Building a Path to Boosting Diversity in Physical Therapy

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When the University of Miami put out a call for racial justice projects in 2021, doctoral students in the Miller School of Medicine Department of Physical Therapy quickly stepped up. Minorities are underrepresented in physical therapy (PT), so the doctoral students developed the Puzzle Pieces program to raise awareness in Black communities about the profession as a career choice.

PT students speaking to seated high school students
Students from the Department of Physical Therapy connect with local Miami students to share their perspectives about PT as a career.

Today, Puzzle Pieces works with minority high school and middle school students in the Greater Miami area to help them pursue PT careers. The aim: to boost the percentage of Black physical therapists from the current 5% to more closely reflect U.S. demographics.

“Many kids want to be a doctor, policeman, or lawyer, but PT is something they may not know about or may not have considered,” said Martha Henao Bloyer, D.P.T., a clinical assistant professor in the Department of Physical Therapy and one of three faculty advisors in the Puzzle Pieces program.

The effort began in the summer of 2020, when the nation was gripped by social justice protests. That year, the University’s Office of Civic and Community Engagement, Multicultural Student Affairs, and the Butler Center for Service and Leadership launched an annual grants program to support student-led racial justice projects. The Puzzle Pieces team applied and received funding. Since then, they have earned grants yearly to support ongoing activities.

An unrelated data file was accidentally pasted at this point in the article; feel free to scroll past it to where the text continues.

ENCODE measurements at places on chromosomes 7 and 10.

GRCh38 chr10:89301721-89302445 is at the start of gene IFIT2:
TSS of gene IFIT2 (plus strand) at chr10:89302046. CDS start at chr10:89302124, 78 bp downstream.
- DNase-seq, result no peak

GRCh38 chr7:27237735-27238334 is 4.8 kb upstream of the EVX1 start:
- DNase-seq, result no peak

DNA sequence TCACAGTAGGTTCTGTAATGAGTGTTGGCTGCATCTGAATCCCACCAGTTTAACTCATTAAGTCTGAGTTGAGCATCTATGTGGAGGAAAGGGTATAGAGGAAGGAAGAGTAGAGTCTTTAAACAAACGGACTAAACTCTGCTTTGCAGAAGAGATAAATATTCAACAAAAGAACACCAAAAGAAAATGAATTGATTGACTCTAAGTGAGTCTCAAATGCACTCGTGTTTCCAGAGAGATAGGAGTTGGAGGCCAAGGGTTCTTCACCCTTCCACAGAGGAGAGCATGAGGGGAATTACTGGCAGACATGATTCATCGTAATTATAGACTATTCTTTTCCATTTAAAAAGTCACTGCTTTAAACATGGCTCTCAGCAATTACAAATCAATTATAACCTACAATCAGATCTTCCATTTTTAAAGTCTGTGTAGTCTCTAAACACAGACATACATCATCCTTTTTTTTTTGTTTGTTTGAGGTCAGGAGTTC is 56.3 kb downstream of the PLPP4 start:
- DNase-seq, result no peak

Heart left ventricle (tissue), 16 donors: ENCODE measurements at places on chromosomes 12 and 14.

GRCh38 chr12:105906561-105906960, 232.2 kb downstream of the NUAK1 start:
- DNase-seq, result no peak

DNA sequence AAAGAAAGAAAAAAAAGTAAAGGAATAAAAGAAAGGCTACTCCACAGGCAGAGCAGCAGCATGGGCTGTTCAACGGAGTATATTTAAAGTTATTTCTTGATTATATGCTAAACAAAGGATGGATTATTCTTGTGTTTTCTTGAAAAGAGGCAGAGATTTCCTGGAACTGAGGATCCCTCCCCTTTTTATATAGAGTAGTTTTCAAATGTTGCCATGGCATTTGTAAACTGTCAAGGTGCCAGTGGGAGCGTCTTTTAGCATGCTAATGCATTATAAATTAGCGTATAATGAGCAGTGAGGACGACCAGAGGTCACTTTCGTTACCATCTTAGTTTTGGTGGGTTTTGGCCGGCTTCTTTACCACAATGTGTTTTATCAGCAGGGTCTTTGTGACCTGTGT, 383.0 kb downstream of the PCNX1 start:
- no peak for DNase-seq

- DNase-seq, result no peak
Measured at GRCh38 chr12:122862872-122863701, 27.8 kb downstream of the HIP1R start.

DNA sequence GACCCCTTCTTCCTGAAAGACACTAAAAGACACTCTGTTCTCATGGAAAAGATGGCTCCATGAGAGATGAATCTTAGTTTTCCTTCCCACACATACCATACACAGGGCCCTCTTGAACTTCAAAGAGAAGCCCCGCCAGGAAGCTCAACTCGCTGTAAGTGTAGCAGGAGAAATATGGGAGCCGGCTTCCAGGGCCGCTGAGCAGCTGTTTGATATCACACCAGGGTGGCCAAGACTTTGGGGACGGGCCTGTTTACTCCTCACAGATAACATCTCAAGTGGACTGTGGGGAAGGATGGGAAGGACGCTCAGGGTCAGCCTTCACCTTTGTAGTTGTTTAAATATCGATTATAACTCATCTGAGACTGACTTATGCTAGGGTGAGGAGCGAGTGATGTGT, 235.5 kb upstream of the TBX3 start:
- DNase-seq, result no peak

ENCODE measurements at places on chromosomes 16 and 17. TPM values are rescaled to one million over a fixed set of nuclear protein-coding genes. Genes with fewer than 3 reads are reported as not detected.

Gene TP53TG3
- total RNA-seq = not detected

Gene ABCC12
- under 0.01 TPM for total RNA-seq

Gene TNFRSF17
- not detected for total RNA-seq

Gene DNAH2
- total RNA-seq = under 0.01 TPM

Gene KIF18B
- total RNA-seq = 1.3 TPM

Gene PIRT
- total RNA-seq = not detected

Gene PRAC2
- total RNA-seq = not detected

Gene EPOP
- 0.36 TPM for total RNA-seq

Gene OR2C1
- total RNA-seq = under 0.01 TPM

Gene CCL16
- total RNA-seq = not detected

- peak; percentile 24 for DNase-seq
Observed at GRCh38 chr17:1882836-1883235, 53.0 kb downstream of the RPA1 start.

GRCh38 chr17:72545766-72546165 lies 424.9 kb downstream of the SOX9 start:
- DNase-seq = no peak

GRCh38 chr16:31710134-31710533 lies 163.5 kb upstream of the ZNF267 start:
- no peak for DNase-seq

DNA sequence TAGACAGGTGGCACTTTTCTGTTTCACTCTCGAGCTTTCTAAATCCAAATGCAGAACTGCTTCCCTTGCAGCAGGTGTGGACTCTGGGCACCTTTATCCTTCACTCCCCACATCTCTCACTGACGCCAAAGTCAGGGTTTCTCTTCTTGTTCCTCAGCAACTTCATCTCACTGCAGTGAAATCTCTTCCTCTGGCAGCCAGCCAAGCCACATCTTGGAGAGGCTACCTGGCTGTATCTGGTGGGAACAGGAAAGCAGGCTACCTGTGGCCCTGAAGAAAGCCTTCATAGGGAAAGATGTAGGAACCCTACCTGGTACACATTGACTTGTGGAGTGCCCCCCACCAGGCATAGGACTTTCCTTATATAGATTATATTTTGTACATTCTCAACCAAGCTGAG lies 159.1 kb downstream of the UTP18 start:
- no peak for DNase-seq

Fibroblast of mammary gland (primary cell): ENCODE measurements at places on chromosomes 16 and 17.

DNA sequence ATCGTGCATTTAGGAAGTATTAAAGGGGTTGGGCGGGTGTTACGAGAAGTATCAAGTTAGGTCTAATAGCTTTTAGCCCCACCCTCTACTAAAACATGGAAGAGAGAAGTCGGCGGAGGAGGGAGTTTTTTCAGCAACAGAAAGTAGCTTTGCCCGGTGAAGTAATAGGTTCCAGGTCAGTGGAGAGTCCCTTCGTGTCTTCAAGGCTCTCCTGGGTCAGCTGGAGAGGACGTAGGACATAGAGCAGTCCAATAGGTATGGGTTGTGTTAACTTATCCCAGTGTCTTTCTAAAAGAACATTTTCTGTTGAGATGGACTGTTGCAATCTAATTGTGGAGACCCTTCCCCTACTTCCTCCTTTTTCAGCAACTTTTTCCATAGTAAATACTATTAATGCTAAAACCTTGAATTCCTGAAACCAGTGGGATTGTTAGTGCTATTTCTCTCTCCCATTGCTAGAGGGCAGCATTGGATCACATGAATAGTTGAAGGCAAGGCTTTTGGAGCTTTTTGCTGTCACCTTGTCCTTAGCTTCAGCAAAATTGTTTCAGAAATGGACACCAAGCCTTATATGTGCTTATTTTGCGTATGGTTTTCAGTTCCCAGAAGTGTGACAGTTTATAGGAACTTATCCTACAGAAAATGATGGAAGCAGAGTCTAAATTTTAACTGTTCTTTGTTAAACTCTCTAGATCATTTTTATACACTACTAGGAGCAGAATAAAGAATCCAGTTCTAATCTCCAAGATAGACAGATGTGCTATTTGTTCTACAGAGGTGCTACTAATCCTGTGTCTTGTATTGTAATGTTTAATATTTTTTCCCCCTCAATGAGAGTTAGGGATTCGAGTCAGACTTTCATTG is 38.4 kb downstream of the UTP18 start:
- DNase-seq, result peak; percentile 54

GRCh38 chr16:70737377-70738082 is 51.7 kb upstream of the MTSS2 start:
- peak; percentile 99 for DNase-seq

Physical Therapy as a Career Choice

Several reasons explain why some students may not consider PT careers, Dr. Bloyer says. They may have never received PT or known people who have, or they may be discouraged by the three-year doctorate required to be licensed as a physical therapist — a hurdle for many low-income families.

But practitioners say that the rewards from helping patients build strength and confidence through PT, often after accidents and surgeries, are priceless.

“We see our patients multiple times, so we can really develop a relationship with the patient and their families,” says Dr. Bloyer. “Showing young students what we do really intrigues them.”

The Puzzle Pieces Program typically relies on six PT doctoral-student volunteers yearly who take part in Career Day events for youth, mentor undergraduate students, and collaborate with groups like the University’s United Black Students and the nonprofit Breakthrough Miami for younger students. Funds from grants cover transport expenses and application fees for undergraduate students seeking to enter the University’s PT doctoral program.

Esmeralda Sandoval, a second-year PT doctoral student at the Miller School, began volunteering with Puzzle Pieces in 2021. Sandoval had been exposed to PT through school sports but had never considered it as a career until she shadowed a physical therapist during a study trip in Spain. She realized that helping people by teaching them movement “would give me the life I want and the chance to give back,” says Sandoval.

Sandoval says she enjoys sharing opportunities in physical therapy with students from underrepresented backgrounds. “We’re so much stronger together,” she said.

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